In order to determine the urokinase (UK) concentration in blood, a radioimmunoassay method was developed, in which a radioactive material labeled with 125 I-Na was used. In this method, the movement of UK in blood and the relationship between the UK concentration and fibrinolytic activity were studied with the following results: 1) The concentration of UK in normal human blood was found to be 6.84 +- 2.53 PKU early in the morning with an apparent daily rythmic fluctuation in concentration. 2) With an intravenous drip of 20,000 to 30,000 PKU, the UK concentration increased 6 to 8 PKU/ml above the early morning value, then in one to two hours it returned to the previous value once again. In some of the cases, a slight, transient decrease occurred. 3) Following the UK drip, UK concentration in the blood and fibrinolytic activity varied in a parallel fashion. Plasminogen and antiplasmin levels were not altered by administration of only 20,000 to 30,000 PKU of UK. Fibrinogen was lowered, but the fluctuation was within the physiological range. (S. Oyama)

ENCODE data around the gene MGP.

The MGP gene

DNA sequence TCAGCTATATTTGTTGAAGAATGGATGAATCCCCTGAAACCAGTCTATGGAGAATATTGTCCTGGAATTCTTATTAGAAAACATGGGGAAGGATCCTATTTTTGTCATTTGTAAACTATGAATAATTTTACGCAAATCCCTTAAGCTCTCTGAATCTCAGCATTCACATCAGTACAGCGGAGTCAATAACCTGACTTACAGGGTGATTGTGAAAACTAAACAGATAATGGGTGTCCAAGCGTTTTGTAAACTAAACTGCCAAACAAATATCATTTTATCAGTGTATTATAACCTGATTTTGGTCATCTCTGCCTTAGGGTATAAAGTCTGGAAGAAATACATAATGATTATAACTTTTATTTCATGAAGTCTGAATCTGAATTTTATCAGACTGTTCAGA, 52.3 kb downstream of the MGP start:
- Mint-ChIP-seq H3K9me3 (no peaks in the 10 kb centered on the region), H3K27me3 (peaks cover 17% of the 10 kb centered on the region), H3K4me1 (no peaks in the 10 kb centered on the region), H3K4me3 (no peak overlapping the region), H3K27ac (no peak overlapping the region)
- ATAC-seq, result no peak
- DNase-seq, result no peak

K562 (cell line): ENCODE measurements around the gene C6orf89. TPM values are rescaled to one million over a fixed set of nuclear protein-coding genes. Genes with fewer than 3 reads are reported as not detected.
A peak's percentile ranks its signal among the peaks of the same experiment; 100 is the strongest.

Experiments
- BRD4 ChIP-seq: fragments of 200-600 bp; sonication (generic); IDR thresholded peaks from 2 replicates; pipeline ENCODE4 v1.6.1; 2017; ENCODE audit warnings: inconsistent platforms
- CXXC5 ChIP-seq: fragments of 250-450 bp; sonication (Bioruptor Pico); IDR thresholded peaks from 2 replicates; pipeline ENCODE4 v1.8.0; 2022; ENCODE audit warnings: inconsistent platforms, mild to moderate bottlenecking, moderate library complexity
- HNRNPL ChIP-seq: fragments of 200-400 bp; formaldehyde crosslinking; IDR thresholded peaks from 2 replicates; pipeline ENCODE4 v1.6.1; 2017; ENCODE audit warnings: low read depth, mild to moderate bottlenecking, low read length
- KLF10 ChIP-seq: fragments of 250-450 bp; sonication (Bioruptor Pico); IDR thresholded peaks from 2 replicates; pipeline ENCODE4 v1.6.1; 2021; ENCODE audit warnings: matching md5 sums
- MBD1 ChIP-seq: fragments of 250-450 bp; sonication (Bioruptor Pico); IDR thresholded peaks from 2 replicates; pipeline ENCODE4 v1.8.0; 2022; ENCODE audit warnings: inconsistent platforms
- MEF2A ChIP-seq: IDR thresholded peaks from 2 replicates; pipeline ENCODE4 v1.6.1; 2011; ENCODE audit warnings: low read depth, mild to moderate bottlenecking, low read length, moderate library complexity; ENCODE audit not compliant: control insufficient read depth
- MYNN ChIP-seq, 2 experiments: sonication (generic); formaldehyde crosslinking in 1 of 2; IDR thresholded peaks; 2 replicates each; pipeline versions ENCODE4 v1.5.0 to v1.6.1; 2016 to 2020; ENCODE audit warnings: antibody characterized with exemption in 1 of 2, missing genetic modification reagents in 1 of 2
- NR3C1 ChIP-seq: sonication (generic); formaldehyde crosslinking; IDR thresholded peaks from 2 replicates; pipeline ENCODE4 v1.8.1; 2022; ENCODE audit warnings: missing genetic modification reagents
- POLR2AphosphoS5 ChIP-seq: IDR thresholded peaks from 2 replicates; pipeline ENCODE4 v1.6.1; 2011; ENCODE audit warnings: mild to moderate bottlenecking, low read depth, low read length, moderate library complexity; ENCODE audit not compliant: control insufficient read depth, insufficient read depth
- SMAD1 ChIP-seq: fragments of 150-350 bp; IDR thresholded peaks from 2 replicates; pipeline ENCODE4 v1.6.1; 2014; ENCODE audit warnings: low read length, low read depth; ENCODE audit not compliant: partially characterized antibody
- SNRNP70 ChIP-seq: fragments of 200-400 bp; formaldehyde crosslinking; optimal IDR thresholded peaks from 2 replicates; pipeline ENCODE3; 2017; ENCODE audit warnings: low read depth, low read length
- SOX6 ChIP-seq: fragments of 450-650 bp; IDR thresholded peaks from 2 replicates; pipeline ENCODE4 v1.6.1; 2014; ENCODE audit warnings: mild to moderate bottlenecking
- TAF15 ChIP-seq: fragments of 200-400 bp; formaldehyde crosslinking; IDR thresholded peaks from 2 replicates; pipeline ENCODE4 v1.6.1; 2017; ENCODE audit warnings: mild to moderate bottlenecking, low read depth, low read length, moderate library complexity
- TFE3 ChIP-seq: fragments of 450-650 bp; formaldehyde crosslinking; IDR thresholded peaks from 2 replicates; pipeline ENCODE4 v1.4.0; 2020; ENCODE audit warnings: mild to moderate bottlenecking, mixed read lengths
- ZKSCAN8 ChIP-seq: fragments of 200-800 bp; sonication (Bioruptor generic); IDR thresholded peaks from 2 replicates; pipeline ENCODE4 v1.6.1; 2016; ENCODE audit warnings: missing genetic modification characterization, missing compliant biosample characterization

11. Role of the urokinase-fibrinolytic system in epithelial-mesenchymal transition during lung injury.

    Science.gov (United States)

    Marudamuthu, Amarnath Satheesh; Bhandary, Yashodhar Prabhakar; Shetty, Shwetha Kumari; Fu, Jian; Sathish, Venkatachalem; Prakash, Ys; Shetty, Sreerama

    2015-01-01